Senator Ted Cruz, R-Texas, privately apologized to his Republican colleagues Tuesday during their weekly conference luncheon for having disrupted their weekend plans.
Friday, after Majority Leader Harry Reid and Minority Leader Mitch McConnell had agreed to let senators go home for the weekend and vote on the $1.1 trillion spending bill on Monday, Sen. Mike Lee, R-Utah, and Cruz objected, in order to try to force a vote on defunding the president's executive actions on immigration. Cruz, in an an oped published in Politico, said that GOP leadership had earlier promised a vote on the defunding measure, but "[L]ate Friday night, Harry Reid apparently changed his mind, and we were told there would be no vote on amnesty."
Cruz's and Lee's objection extended the session, which enabled Reid to begin procedural votes on about two dozen nominees over the weekend, earlier than planned. Cruz's spokesman, Catherine Frazier, said that Cruz "acknowledged that a number of his colleagues had to unexpectedly change their weekend plans, and he apologized to them for inconveniencing their personal schedules." But Frazier said Cruz still believes "that forcing that constitutional vote was critically important, but he apologized for causing any personal hardship."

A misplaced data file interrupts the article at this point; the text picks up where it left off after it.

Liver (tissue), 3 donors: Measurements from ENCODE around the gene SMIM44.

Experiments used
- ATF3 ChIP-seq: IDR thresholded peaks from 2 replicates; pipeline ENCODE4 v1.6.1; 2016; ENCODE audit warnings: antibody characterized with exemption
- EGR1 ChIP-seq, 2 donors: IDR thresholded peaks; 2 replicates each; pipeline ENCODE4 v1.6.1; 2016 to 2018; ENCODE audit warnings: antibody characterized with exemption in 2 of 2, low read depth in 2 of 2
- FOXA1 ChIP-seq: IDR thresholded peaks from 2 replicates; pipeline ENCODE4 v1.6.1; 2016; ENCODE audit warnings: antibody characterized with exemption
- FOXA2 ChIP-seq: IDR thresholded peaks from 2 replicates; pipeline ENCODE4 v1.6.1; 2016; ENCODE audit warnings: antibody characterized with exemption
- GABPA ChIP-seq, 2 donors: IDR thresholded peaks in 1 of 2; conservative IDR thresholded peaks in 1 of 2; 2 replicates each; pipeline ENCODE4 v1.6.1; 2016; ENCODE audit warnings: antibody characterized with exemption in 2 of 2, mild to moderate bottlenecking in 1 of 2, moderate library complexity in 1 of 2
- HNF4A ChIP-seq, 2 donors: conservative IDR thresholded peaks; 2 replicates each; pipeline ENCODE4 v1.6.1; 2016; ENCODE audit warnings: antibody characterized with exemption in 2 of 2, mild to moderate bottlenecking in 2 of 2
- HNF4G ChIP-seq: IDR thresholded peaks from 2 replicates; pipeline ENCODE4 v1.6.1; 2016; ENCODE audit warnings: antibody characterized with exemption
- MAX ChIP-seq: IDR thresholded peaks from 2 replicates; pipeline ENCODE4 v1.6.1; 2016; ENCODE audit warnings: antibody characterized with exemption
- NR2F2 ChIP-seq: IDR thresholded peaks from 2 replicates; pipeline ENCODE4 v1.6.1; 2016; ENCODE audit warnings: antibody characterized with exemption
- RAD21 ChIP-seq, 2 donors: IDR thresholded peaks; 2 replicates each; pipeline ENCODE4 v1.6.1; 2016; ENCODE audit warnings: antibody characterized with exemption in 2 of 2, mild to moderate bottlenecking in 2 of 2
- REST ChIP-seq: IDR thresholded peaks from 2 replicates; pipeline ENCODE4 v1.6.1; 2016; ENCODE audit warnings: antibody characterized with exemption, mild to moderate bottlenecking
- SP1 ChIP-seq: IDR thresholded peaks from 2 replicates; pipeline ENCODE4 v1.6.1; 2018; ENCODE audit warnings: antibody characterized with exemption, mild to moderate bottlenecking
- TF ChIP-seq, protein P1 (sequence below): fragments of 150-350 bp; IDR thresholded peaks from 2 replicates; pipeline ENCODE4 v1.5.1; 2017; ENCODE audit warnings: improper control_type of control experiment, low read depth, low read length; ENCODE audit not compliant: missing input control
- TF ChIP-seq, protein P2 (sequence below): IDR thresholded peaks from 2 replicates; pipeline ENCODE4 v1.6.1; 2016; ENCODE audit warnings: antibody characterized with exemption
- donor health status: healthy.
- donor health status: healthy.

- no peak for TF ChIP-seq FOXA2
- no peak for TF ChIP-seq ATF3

Sen. Susan Collins, R-Maine, said, "I was pleased that Senator Cruz apologized. I thought it was warranted and I give them credit for doing so. I hope that he'll learn from this experience."
Kelly Ayotte, R-New Hampshire, who missed a planned holiday outing with her children over the weekend, seemed a little less sanguine, saying, "I appreciate his apologies, but we're still getting a number of nominations I don't think we would have otherwise had to."